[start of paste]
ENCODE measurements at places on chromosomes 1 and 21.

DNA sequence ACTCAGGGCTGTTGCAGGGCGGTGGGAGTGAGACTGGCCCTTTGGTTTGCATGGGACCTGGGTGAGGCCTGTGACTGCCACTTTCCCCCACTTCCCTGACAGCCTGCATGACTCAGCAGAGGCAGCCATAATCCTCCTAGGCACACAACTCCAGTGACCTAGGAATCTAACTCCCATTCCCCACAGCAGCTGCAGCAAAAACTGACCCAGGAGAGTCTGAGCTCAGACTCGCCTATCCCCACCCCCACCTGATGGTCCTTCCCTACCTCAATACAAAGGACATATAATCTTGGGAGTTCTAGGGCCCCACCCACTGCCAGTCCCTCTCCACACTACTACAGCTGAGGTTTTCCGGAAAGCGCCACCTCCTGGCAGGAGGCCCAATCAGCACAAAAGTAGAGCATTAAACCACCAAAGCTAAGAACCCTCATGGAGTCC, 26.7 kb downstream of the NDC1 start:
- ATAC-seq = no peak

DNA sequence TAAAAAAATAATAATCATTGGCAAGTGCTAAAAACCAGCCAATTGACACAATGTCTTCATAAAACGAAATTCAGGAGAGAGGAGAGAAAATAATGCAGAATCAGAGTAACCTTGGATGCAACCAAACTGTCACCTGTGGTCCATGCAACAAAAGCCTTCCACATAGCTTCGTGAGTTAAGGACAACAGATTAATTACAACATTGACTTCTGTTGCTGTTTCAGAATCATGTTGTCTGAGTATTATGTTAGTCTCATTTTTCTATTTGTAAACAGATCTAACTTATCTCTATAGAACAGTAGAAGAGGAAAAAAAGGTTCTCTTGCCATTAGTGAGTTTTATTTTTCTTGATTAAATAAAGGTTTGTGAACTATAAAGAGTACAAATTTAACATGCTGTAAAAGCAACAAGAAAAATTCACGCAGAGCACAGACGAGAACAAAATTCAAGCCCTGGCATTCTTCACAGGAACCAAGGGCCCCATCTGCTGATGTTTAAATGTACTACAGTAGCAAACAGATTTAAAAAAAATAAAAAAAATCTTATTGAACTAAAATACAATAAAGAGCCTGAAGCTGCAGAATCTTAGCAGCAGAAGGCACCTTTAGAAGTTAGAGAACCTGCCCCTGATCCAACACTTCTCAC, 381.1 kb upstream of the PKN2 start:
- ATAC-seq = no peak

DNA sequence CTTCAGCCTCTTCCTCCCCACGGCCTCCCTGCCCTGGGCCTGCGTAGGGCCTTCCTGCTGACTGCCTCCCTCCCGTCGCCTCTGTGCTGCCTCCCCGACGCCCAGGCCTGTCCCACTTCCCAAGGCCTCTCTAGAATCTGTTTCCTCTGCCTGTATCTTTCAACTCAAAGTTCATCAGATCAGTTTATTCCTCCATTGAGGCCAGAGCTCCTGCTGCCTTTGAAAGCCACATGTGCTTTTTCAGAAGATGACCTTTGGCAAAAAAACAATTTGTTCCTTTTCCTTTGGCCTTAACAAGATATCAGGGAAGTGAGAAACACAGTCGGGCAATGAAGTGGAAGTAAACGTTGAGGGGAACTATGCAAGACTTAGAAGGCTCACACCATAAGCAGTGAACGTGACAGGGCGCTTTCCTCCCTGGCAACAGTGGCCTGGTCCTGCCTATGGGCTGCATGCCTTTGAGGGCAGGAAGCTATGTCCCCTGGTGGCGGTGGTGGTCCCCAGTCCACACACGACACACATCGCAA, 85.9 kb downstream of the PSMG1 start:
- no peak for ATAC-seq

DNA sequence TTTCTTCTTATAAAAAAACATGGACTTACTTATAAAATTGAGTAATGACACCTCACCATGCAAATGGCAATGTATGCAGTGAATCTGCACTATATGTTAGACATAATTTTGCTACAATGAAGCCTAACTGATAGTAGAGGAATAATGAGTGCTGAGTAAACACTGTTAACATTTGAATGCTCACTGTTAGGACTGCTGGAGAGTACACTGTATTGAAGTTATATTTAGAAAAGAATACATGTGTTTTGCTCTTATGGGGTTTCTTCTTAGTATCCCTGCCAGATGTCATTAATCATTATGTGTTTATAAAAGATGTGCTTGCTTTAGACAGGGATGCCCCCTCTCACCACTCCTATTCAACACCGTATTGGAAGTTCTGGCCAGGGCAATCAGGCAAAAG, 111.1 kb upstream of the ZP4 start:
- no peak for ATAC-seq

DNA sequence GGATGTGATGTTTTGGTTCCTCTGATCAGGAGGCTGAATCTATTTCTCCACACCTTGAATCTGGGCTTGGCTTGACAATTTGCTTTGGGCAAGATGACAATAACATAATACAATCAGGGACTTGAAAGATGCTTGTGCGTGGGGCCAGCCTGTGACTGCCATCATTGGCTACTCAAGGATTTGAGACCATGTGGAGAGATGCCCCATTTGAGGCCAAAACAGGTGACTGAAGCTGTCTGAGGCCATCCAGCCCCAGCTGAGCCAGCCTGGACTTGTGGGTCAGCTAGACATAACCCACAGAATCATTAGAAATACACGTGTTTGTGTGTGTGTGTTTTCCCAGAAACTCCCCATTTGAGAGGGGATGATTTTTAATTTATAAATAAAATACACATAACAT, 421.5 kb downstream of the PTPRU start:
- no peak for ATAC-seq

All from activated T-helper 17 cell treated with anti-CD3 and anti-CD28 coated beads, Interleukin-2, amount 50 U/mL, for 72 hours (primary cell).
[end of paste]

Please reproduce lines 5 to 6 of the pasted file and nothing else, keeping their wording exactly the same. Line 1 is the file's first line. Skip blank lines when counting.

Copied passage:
- ATAC-seq = no peak

DNA sequence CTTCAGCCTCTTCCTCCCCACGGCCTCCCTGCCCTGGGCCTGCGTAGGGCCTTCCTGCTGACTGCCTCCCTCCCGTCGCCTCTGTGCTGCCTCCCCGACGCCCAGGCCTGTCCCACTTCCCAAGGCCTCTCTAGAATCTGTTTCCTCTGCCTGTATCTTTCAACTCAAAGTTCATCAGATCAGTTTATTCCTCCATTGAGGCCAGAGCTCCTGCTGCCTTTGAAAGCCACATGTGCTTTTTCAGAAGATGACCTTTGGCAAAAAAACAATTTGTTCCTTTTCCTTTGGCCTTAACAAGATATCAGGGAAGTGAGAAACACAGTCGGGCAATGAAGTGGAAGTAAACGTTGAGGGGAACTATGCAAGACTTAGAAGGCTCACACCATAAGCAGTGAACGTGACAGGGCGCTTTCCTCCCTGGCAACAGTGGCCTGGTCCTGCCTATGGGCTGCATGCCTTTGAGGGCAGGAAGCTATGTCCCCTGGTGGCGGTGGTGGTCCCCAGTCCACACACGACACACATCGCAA, 85.9 kb downstream of the PSMG1 start: